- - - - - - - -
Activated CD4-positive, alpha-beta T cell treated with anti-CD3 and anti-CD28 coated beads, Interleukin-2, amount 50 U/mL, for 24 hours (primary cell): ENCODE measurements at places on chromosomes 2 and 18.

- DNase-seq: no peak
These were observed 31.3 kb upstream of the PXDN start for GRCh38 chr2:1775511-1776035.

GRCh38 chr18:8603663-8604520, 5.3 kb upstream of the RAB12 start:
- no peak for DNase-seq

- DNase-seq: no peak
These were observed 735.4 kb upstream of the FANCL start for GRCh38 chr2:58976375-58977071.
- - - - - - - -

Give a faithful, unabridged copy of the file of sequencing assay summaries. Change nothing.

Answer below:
Activated CD4-positive, alpha-beta T cell treated with anti-CD3 and anti-CD28 coated beads, Interleukin-2, amount 50 U/mL, for 24 hours (primary cell): ENCODE measurements at places on chromosomes 2 and 18.

- DNase-seq: no peak
These were observed 31.3 kb upstream of the PXDN start for GRCh38 chr2:1775511-1776035.

GRCh38 chr18:8603663-8604520, 5.3 kb upstream of the RAB12 start:
- no peak for DNase-seq

- DNase-seq: no peak
These were observed 735.4 kb upstream of the FANCL start for GRCh38 chr2:58976375-58977071.